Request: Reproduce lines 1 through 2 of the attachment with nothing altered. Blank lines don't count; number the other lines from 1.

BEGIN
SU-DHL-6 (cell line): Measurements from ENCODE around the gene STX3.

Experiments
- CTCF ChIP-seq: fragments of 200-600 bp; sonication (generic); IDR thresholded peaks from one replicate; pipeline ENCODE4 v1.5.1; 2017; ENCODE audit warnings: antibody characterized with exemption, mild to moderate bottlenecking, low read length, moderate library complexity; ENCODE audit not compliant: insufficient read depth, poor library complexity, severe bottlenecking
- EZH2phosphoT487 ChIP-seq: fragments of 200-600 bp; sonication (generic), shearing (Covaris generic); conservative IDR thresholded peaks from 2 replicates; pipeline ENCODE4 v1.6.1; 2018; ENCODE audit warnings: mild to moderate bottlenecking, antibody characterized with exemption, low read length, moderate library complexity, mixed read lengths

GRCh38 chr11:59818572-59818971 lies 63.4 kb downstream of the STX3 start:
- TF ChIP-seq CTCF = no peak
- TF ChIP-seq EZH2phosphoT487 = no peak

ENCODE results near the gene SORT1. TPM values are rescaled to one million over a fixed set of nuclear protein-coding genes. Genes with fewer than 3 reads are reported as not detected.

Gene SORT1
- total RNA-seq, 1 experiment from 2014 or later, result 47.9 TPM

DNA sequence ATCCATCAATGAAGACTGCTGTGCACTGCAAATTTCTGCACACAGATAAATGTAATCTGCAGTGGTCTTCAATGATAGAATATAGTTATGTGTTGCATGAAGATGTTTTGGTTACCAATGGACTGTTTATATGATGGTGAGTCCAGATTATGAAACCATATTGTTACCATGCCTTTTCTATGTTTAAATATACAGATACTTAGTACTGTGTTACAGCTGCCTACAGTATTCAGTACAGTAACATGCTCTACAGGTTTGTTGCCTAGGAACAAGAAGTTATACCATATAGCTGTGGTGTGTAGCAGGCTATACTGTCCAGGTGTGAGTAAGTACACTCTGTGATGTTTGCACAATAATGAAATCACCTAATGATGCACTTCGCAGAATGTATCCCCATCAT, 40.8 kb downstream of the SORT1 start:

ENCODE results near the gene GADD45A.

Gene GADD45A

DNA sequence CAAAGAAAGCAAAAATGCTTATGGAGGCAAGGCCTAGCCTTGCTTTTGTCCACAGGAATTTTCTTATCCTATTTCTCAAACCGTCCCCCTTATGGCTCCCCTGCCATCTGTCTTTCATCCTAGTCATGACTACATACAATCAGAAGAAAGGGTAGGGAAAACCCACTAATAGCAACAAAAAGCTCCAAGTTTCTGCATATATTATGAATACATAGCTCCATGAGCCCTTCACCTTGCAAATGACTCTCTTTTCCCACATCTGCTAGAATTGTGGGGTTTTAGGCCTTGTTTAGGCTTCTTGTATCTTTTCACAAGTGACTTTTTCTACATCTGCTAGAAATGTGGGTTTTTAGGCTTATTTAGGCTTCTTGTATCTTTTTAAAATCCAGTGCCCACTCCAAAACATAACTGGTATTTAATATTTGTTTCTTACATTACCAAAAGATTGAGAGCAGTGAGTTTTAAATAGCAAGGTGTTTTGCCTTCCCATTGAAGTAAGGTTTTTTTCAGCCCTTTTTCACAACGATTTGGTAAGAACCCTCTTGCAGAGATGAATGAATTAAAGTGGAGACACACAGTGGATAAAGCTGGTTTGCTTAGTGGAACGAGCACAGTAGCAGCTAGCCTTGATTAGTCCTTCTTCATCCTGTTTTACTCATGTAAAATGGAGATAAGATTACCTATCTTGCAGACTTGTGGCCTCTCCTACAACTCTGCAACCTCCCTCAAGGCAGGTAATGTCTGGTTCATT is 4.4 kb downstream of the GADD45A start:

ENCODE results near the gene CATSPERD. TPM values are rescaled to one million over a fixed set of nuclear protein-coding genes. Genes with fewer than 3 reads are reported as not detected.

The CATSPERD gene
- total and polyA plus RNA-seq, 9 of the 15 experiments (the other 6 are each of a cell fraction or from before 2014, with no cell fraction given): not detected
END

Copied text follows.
SU-DHL-6 (cell line): Measurements from ENCODE around the gene STX3.

Experiments